From $10,000 deductibles to no coverage at all, CNNMoney.com readers and viewers reveal their battle with the rising costs of health insurance.
My assets, including social security, are finite but sufficient to keep me off whatever welfare is called these days. And because my finances are so finite, I am utterly unwilling to pay hundreds of dollars a year for insurance.
Many years ago, all of us took to marathon running and there was a guy in the marathon world who said, "I have two doctors -- my right leg and my left leg." I basically walk, and I take very good care of myself. It is a bit of hubris, if you want to call it that, but I just don't think I will be a broken old bag of bones until I am 72, so I am taking my chances. My mother lived to 83 and never saw a doctor.
I use the Judson Clinic on a pay-as-I-go basis. So, for $20, I can see a doctor. For an additional $10 to $20 every 30 days, I can pick up a generic prescription at the clinic. If it is catastrophic event, which it has been a few times (appendicitis, broken elbow, etc), I have gone to Bellevue Emergency for care.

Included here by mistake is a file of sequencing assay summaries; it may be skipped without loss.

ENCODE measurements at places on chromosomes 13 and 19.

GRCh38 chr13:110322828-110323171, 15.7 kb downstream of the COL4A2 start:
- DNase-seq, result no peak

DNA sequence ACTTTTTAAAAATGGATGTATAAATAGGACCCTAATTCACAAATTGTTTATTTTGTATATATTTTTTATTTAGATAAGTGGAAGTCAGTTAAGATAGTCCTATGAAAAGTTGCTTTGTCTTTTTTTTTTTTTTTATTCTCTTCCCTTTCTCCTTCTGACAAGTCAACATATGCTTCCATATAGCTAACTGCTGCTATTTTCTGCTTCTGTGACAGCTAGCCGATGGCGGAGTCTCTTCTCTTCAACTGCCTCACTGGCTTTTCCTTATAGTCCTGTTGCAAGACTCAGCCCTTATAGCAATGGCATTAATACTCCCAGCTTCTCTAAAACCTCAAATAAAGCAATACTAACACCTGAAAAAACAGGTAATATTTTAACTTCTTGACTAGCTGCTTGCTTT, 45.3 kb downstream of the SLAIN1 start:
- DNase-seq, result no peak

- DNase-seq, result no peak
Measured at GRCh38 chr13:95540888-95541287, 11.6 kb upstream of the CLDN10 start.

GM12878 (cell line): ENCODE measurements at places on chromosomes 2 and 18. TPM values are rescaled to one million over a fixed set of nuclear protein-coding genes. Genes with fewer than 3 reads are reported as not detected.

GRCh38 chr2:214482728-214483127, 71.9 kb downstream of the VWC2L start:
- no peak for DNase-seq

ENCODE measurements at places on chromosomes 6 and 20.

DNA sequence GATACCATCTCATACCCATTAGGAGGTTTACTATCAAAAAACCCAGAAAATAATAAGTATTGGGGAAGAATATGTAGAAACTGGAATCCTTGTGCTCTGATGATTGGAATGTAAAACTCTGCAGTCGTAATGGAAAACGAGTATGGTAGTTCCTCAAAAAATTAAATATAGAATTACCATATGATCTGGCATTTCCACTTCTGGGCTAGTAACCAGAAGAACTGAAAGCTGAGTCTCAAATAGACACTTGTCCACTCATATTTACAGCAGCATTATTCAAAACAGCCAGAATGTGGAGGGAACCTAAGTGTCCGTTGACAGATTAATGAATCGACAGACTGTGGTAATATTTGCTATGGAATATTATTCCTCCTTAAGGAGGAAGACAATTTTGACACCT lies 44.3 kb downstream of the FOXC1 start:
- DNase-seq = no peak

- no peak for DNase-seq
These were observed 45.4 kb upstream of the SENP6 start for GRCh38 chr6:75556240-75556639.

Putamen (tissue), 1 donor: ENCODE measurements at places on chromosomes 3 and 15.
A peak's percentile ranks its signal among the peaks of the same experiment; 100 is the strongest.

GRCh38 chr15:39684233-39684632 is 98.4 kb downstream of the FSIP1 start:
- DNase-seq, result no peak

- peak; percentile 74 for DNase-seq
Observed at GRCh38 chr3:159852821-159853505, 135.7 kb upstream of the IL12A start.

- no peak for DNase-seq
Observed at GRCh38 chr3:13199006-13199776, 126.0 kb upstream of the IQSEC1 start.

All I have to do is go two more years from this July and I will be entitled to whatever medical care goes to seniors.
If you have an asset, an apartment, a car, anything more than the cash you have in the market, then of course you are going to get insurance to cover that. But I have lost so much in this market that I am about to take off for South East Asia to take a look if I can live there. I am having all my shots done in South East Asia, where they are 20% of the price.
In an emergency, it is possible that I will lose it all. I am willing to bet that I won't. I have an ex-husband and no kids.
My thoughts on universal health care: I can see universal health care as an option and a goal, but we already have it with Medicare/Medicaid. And public healthcare is sloppy.
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